Overall U.S. sales rose 4.1 percent this holiday season, the National Retail Federation estimated—substantially more than the group’s original estimate of 2.8 percent.
“A better-than-expected holiday season is welcome news for an economic recovery that continues to be sluggish, and demonstrates retail’s powerful role as an engine of growth,” said NRF President and CEO Matthew Shay in a statement.
The NRF also estimated that December retail industry sales—excluding automobiles, gas stations, and restaurants—increased 4.1 percent over last year, and 0.6 percent from the prior month.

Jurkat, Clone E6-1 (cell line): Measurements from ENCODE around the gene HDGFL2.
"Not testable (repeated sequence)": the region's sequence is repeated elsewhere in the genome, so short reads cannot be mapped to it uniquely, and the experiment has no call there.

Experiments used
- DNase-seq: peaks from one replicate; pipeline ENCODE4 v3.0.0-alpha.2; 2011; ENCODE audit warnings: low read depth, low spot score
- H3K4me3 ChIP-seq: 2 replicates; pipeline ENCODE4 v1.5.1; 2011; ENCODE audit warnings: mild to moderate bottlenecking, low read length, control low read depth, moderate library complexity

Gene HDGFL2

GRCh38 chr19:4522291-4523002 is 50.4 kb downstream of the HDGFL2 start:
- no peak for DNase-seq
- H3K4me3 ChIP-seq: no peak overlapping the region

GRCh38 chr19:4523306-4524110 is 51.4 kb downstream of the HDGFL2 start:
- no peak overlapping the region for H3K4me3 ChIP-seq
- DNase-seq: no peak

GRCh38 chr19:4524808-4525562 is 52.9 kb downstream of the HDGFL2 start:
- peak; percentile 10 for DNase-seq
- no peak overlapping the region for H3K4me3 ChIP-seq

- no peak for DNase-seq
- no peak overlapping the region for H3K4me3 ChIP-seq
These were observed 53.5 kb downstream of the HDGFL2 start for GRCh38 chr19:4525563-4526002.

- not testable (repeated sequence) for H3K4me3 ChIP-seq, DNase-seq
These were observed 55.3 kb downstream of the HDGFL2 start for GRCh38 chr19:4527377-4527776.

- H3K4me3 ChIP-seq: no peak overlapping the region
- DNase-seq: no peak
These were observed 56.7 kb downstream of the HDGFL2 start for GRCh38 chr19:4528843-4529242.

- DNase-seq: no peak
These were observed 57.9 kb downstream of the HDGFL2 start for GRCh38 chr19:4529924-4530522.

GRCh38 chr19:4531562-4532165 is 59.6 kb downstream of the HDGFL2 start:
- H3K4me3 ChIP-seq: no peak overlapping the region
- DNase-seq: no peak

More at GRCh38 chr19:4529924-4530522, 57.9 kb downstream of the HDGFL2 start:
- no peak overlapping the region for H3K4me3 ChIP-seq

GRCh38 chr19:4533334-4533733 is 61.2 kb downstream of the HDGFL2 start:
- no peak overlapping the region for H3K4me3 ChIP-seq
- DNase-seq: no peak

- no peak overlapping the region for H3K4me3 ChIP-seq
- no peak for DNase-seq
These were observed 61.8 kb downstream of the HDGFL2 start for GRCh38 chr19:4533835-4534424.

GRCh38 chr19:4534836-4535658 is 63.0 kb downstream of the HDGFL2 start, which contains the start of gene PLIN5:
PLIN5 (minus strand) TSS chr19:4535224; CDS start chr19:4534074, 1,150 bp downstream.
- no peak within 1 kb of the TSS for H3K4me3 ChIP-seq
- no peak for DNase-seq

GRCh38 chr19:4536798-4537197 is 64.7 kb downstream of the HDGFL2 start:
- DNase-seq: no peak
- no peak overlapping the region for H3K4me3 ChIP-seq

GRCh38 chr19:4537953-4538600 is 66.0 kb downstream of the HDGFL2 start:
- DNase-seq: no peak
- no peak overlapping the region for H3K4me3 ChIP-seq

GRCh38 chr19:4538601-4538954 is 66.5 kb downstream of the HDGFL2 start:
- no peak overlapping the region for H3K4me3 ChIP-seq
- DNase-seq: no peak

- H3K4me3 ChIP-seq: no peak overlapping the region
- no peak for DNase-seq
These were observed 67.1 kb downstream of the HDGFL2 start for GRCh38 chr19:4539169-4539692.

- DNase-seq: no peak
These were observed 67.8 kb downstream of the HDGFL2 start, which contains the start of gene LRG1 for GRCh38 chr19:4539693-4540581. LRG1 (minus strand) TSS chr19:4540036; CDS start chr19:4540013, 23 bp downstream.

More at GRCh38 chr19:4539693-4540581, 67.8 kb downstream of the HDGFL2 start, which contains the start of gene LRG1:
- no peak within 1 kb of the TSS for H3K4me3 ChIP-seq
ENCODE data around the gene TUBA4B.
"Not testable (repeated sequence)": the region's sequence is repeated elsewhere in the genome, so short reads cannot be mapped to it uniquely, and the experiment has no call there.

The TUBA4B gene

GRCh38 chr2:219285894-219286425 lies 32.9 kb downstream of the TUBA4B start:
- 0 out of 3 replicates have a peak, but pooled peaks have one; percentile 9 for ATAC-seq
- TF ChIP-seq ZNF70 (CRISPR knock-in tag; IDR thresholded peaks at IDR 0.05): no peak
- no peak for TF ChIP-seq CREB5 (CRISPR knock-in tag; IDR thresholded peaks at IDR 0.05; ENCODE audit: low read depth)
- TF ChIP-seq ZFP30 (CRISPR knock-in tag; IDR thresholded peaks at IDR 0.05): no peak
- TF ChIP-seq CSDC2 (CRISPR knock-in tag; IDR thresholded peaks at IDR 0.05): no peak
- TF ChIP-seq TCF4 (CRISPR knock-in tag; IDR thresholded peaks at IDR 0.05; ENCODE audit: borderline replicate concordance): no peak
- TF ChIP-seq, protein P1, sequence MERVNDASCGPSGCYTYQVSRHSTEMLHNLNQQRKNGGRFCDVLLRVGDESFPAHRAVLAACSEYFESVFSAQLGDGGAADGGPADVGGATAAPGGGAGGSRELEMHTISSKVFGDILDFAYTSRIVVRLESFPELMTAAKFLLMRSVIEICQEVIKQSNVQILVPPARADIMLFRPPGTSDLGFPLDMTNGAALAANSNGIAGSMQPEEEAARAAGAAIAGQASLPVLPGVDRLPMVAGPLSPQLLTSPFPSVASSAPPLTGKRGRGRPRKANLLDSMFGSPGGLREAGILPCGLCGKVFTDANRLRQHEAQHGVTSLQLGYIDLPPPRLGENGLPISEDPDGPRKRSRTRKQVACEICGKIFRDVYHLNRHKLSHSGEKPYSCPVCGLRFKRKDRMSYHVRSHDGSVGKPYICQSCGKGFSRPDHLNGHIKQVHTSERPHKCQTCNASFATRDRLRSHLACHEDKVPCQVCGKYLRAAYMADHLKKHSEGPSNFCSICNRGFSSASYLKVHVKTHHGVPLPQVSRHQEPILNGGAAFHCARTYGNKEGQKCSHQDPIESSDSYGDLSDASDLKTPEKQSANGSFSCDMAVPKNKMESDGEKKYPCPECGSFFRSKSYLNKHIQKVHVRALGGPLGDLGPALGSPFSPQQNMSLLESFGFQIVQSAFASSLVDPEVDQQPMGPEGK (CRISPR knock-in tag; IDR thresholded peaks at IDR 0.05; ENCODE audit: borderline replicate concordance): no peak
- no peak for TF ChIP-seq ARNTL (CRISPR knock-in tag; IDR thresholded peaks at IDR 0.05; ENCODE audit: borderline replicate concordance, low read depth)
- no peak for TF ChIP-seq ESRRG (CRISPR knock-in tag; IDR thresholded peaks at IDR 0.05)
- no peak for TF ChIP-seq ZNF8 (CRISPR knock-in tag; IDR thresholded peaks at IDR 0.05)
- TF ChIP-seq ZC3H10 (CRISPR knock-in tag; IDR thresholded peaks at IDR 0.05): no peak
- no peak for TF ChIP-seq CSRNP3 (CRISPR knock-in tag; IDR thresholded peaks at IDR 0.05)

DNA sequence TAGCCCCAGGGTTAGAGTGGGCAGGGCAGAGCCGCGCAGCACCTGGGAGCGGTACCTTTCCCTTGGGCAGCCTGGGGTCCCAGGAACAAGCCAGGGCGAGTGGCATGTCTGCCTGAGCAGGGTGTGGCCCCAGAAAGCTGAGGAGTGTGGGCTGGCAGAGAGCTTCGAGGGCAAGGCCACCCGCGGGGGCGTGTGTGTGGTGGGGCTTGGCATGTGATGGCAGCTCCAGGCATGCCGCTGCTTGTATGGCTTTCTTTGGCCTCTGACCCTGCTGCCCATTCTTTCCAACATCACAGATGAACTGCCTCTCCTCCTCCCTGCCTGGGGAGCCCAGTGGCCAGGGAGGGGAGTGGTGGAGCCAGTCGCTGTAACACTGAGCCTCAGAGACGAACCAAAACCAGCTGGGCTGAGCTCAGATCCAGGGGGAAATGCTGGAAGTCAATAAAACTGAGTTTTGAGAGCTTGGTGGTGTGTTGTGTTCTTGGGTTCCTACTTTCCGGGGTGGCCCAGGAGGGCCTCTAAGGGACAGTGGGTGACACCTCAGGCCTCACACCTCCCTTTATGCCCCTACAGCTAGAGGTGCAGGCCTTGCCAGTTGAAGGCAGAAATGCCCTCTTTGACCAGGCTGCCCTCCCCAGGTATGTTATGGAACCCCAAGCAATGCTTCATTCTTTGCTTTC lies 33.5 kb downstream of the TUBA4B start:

That is in line with the U.S. Commerce Department’s numbers, which show December retail sales increased 0.1 percent, seasonally adjusted over November, and 6.2 percent over last year.
The “clothing and clothing accessories category” somewhat beat the average, with sales rising 0.7 percent for the month, and climbing 6 percent over the year before.
Still, the numbers were among the weakest in the past seven months, and analysts labeled them disappointing.
For more coverage on holiday sales, check out:
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- Birks & Mayors Reports 5% Holiday Sales Increase
- Tiffany & Co. Holiday Sales Rise 7%
- Signet Earns Strong Holiday Sales
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- Holiday Sales: Shoppers Want Deals, but Price Doesn’t Mean Everything
- 2 Reasons Why Jewelers Should Be Optimistic This Holiday Season